Over the last few years, she has become my spiritual teacher. Thanks to her, I get to learn and practice my most important life lessons: that some people won’t accept me or like me, no matter what I do, that I can not change other people’s thoughts, feelings, and behaviors, no matter how much I’d like to, and that there are still parts of me that I haven’t learned to accept that surface when I react to seeing them in her. That’s a lot of lessons and practice opportunities to be thankful for!

I wish it were easier.

I wish I’d learned my lessons already and we’d magically move on to a brighter and friendlier future together as a big happy family. But we are not there yet and I don’t know if we’ll ever be. For now, I have to accept the reality and let go of my dreams of big family celebrations and vacations together. I have to accept our differences, I have to accept not being accepted, and I have to let go of the past and stop reminiscing about how great things used to be when she still liked me and asked me never to leave her ex-husband and her daughters because I’m just so wonderful.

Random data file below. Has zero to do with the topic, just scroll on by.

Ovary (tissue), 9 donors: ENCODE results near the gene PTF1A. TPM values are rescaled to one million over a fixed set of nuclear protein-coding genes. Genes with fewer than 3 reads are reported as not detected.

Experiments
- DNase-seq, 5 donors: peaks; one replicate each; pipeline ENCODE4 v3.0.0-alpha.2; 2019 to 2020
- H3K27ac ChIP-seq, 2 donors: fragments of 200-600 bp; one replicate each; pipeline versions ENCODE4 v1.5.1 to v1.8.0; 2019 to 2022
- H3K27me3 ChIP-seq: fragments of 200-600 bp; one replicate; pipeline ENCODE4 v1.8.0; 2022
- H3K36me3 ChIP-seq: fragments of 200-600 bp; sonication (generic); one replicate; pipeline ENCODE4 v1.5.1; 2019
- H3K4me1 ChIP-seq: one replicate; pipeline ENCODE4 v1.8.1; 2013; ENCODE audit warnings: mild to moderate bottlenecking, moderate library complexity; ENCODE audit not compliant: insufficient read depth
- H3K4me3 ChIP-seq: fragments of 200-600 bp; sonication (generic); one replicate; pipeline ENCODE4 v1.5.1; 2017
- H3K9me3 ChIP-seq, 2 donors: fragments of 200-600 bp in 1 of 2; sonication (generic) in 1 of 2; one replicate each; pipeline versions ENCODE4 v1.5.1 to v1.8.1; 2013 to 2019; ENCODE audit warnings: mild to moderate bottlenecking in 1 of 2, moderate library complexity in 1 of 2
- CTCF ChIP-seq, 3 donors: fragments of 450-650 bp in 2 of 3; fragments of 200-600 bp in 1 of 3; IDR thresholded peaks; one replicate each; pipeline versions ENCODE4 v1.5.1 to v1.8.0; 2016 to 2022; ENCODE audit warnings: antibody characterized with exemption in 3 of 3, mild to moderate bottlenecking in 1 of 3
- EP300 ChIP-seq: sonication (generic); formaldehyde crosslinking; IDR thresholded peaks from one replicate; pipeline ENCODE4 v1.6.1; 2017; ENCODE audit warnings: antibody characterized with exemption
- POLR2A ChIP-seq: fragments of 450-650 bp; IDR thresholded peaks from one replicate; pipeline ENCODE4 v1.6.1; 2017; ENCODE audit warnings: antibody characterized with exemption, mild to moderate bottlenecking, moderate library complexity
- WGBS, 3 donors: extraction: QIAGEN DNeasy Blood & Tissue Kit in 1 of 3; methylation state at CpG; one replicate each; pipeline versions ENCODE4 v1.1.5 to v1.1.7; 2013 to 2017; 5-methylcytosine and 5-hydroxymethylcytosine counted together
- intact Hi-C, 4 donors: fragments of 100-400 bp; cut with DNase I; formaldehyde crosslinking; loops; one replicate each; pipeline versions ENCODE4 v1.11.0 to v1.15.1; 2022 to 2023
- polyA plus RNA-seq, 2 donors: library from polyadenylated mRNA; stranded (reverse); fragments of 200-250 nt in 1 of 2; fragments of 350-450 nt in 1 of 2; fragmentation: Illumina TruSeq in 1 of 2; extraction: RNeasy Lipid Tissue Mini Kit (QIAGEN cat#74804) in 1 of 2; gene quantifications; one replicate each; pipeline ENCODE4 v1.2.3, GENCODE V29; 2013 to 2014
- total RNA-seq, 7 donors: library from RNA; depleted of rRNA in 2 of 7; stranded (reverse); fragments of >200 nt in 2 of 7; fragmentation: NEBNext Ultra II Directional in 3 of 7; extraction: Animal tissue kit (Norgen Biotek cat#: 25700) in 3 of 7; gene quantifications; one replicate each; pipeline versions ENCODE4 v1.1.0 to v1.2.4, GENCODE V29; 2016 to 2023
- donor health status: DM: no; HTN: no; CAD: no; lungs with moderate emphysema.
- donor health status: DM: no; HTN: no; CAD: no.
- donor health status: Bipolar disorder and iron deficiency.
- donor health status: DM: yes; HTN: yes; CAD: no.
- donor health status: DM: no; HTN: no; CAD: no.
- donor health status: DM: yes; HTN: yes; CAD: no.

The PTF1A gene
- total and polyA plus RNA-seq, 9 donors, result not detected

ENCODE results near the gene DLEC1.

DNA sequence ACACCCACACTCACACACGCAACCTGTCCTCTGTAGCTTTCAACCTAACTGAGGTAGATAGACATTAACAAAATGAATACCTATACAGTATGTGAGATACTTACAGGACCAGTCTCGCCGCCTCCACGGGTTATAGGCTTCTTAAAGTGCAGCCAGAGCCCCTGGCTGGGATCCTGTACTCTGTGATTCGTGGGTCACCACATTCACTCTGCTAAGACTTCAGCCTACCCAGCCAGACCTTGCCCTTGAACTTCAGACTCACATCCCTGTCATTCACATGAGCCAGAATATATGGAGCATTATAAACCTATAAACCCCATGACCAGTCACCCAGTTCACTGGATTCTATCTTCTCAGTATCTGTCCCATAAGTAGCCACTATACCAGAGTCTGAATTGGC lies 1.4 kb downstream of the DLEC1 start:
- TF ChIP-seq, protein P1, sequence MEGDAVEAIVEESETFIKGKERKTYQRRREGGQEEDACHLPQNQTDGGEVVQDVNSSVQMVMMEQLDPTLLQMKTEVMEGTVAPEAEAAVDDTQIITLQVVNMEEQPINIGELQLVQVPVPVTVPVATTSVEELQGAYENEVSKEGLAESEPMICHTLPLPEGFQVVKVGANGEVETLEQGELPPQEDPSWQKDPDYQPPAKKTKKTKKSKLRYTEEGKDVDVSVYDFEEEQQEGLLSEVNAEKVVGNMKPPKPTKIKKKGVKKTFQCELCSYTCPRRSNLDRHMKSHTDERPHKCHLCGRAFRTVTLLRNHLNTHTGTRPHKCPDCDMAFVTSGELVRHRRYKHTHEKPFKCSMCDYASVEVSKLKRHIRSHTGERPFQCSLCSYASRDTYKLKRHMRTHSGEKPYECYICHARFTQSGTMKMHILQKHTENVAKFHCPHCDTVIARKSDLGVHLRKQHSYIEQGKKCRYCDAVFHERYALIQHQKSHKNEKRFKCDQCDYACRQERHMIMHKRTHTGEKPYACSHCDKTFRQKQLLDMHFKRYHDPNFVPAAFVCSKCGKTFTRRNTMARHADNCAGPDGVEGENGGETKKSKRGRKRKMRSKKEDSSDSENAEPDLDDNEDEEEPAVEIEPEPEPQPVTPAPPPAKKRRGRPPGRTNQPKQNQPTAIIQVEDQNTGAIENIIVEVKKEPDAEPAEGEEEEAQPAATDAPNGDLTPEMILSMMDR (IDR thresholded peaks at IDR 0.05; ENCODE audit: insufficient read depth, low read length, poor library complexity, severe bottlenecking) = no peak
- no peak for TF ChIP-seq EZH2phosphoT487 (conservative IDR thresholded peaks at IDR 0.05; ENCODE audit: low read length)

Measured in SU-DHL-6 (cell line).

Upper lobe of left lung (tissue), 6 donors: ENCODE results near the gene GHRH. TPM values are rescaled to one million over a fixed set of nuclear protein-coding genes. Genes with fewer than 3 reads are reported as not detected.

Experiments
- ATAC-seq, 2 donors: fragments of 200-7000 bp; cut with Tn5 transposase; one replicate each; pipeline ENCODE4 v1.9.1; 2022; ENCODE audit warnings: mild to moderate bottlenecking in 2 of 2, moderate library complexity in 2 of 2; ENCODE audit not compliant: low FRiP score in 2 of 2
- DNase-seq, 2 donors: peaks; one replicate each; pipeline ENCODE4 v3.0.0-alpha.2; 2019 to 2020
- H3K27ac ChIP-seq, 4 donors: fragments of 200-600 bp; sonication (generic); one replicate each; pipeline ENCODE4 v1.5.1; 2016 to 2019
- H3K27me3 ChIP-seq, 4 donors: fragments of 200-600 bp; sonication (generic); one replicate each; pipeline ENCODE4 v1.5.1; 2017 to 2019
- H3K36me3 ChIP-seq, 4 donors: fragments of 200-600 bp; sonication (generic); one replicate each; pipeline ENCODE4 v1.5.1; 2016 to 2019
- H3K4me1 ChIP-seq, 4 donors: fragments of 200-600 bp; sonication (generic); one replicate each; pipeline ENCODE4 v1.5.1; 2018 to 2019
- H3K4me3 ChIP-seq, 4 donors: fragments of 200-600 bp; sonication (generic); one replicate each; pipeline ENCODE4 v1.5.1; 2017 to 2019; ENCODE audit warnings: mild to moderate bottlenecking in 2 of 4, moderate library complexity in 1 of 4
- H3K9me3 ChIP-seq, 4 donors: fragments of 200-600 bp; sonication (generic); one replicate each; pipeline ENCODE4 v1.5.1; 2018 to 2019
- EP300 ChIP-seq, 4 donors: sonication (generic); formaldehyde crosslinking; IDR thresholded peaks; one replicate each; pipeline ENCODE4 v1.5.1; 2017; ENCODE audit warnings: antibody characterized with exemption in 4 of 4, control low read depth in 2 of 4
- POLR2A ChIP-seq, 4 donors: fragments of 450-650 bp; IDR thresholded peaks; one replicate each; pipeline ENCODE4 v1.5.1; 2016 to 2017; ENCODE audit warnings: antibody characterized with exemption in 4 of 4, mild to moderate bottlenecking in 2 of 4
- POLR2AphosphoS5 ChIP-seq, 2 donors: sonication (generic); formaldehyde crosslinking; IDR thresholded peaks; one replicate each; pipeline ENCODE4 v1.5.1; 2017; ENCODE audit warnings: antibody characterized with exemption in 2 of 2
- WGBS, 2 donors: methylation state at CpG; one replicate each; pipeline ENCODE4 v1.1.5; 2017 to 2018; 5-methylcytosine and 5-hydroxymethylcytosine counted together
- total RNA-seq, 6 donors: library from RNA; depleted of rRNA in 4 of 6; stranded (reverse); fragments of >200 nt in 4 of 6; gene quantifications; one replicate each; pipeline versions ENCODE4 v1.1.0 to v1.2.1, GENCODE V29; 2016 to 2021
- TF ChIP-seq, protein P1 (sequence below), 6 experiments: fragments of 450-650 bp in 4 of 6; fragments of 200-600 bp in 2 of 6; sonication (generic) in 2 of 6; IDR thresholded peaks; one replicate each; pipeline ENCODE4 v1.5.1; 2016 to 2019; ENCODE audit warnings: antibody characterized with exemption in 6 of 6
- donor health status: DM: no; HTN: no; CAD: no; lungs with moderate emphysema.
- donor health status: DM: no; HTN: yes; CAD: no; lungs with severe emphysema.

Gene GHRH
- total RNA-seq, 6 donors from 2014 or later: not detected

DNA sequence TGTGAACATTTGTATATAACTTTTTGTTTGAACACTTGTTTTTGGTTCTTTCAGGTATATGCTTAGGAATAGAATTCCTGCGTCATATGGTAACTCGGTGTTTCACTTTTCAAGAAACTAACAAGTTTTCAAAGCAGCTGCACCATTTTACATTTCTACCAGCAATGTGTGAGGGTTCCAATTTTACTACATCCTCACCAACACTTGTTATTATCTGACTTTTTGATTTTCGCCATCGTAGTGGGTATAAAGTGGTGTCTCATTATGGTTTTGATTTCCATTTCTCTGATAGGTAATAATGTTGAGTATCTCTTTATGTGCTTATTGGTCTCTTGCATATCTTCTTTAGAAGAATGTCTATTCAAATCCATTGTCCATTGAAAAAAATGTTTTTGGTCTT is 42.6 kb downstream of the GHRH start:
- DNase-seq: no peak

Obviously, I still have a long way to go.

These lessons do not come easy for me.

I hate not being liked. I am such a nice person, and I haven’t done anything wrong, how could anyone possibly not like me? Yet, there she is — not liking me, and teaching her kid not to like me either. That was a tough pill to swallow — going from the most favorite person in her child’s world to the least favorite overnight without my participation in the matter. I am still bitter about that. What kind of mother in her right mind would strip her kid of the extra love they could get from her new extended family? That’s their path, I tell myself. There’s got to be a reason. I may not see it, but there is one, isn't there?